RSF files third complaint with the International Criminal Court about deliberate Russian military attacks on journalists
Since the beginning of the war in Ukraine, Russian forces have deliberately fired on at least eight journalists or media crews. Reporters Without Borders (RSF) has filed a third complaint with the International Criminal Court.
RSF submitted a third complaint to the ICC's chief prosecutor on 25 March refering to the case of a Ukrainian fixer detained for nine days, tortured by Russian forces and whose testimony was revealed by RSF on 21 March.
Submitted on March 16, RSF’s second complaint calls on the ICC’s chief prosecutor to investigate crimes committed against journalists by the Russian armed forces in the course of the war in Ukraine. At least eight journalists or media crews have been deliberately targeted by Russian forces or have been the victims of indiscriminate bombardment.
A follow-up to the first complaint submitted by RSF on 4 March about Russian attacks on television towers, this second complaint also provides information about new attacks on television towers.
“We are seeing an increase in Russian attacks deliberately targeting journalists,” RSF secretary-general Christophe Deloire said. “The intention to kill has been clearly established in several cases so they can only be classified as a war crime. As journalists are protected by international law in times of conflict, it is time for the ICC prosecutor to demonstrate that this protection is not an empty word. RSF will make every effort to ensure that these crimes are investigated, prosecuted and punished.”
There have been more and more deliberate attacks against journalists since the start of Russia’s invasion of Ukraine on 24 February: a British Sky News TV crew was targeted by Russian fire near Kyiv on 28 February; a Czech team of Voxpot media car came under fire in Makariv on 3 March; Swiss journalist Guillaume Briquet was targeted by sniper fire between Kirovograd and Nikolayev on 6 March; an Al Araby TV crew was targeted by sniper fire on 8 March; and Ukrainian journalist Victoria Roshchina's car was the target of gunfire on 9 March.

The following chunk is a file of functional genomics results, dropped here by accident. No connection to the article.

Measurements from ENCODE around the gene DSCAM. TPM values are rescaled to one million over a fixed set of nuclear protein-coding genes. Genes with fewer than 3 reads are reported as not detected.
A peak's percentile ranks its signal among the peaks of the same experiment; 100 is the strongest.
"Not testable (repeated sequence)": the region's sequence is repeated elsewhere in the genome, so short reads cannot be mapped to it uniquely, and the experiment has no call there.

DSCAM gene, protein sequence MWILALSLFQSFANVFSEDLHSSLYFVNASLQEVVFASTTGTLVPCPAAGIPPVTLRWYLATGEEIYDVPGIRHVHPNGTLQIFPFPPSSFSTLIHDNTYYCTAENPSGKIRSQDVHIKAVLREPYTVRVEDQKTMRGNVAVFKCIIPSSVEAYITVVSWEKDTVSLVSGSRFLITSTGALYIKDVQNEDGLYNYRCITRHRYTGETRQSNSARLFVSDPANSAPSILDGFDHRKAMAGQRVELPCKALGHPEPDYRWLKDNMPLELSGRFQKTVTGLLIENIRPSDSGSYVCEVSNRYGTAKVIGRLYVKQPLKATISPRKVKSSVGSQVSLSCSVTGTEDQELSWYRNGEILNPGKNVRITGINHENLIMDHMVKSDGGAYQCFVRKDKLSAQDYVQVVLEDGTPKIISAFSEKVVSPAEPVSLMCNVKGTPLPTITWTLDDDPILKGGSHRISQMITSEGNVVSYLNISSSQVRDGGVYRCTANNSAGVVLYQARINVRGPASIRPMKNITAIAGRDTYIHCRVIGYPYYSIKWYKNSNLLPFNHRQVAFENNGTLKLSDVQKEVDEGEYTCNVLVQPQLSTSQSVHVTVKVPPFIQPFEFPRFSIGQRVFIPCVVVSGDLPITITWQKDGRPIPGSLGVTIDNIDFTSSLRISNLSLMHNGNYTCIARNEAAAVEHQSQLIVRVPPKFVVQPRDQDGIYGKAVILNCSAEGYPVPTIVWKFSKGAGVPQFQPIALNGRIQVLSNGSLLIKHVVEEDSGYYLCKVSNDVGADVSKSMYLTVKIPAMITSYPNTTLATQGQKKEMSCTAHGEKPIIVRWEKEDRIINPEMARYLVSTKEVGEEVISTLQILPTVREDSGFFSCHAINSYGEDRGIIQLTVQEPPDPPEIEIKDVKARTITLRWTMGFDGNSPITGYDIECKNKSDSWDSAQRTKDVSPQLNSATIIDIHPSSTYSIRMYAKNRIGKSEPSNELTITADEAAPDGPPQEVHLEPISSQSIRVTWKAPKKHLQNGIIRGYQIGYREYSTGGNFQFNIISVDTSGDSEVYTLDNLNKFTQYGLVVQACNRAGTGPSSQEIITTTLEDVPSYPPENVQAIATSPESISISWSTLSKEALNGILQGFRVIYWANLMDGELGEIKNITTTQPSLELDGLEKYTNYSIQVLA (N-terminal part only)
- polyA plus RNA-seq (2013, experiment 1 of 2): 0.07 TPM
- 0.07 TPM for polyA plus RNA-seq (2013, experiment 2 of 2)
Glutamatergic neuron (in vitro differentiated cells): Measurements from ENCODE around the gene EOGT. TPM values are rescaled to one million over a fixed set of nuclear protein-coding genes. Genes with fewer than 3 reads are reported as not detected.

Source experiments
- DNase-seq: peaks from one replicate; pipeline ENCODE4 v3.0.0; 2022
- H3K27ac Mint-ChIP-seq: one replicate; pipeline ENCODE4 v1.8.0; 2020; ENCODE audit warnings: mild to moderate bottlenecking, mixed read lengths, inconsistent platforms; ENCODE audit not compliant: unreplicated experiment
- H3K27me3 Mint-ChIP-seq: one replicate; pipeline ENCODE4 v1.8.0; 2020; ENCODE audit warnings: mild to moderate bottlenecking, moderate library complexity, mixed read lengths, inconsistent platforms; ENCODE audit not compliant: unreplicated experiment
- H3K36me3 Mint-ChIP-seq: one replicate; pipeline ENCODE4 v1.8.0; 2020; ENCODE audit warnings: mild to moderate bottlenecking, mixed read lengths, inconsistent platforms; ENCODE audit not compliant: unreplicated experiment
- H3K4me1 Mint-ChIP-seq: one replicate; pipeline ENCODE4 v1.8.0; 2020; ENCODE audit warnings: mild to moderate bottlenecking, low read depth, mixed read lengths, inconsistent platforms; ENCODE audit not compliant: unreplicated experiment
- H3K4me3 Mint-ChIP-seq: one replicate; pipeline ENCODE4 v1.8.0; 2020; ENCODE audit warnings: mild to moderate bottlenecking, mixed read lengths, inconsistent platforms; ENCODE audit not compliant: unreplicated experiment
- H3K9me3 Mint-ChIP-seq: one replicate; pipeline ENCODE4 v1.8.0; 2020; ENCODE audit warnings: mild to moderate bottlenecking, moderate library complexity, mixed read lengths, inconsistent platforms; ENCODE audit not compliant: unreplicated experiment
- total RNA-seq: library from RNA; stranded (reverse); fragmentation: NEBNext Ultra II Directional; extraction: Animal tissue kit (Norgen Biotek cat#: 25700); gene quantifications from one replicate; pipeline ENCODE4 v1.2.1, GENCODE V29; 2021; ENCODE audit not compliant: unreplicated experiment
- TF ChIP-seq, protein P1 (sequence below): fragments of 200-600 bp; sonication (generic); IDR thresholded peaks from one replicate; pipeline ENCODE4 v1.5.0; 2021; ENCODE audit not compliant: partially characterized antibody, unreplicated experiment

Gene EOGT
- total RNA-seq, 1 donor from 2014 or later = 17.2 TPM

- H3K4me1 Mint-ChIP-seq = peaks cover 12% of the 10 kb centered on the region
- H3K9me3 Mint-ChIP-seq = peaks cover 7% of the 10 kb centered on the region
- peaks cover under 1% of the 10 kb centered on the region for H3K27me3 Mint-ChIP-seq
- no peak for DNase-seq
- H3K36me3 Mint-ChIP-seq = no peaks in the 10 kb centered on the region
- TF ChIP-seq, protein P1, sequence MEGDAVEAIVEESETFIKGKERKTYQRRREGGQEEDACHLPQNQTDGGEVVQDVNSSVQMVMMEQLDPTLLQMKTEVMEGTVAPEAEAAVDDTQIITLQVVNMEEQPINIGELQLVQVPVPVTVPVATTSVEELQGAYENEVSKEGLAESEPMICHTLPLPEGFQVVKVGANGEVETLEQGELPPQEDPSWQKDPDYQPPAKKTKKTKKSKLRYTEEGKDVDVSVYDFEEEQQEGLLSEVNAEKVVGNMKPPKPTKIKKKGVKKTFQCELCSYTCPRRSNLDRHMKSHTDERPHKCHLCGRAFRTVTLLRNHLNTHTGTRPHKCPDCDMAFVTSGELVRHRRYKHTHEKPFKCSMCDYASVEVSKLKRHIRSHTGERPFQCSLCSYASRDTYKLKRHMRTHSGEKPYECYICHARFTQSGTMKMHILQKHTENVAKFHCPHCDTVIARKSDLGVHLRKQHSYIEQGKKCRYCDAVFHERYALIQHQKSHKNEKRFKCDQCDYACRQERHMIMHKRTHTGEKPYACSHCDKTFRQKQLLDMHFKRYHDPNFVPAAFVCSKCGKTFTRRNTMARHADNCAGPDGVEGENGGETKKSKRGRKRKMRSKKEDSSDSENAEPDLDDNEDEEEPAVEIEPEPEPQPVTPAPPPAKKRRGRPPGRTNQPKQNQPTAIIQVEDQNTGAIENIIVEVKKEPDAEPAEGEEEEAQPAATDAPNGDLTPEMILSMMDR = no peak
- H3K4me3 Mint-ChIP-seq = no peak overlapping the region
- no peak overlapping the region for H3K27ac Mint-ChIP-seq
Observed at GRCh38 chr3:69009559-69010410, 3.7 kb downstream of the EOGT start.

In each of these cases, the journalists were clearly identifiable as such. RSF is able to confirm that the shots deliberately targeted the journalists and that they came from Russian forces. RSF was able to obtain statements from the Al Araby journalists and from Guillaume Briquet, and forwarded them to the ICC prosecutor.
Other attacks have taken place that RSF has solid reasons to believe were committed by the Russian army although it has not been able to formally establish it. They include the deliberate shooting attack on 26 February in which two journalists with the Danish newspaper Ekstra-Bladet were badly injured; the shooting that killed US journalist Brent Renaud on 13 March; and the attack on a Fox News crew on 14 March that killed French-Irish cameraman Pierre Zakrewski and his Ukrainian colleague Oleksandra Kuvshynova, and badly injured the US journalist Benjamin Hall.
Journalists are considered civilians under international law and are protected persons. Deliberately attacking them is a war crime. In view of the number of attacks against journalists in Ukraine and their repetition, it is reasonable to conclude that these attacks were carried out in application of a plan or a policy, or that they were carried out on a large scale, reinforcing the grounds for treating them as a war crime.
The same applies to the latest attacks on television towers cited in the complaint. After the attacks on four towers from 1 to 4 March, two more television towers have been targeted – in Kharkiv and Bilopillia.
Ukraine is ranked 97th out of 180 countries in RSF's 2021 World Press Freedom Index while Russia is ranked 150th.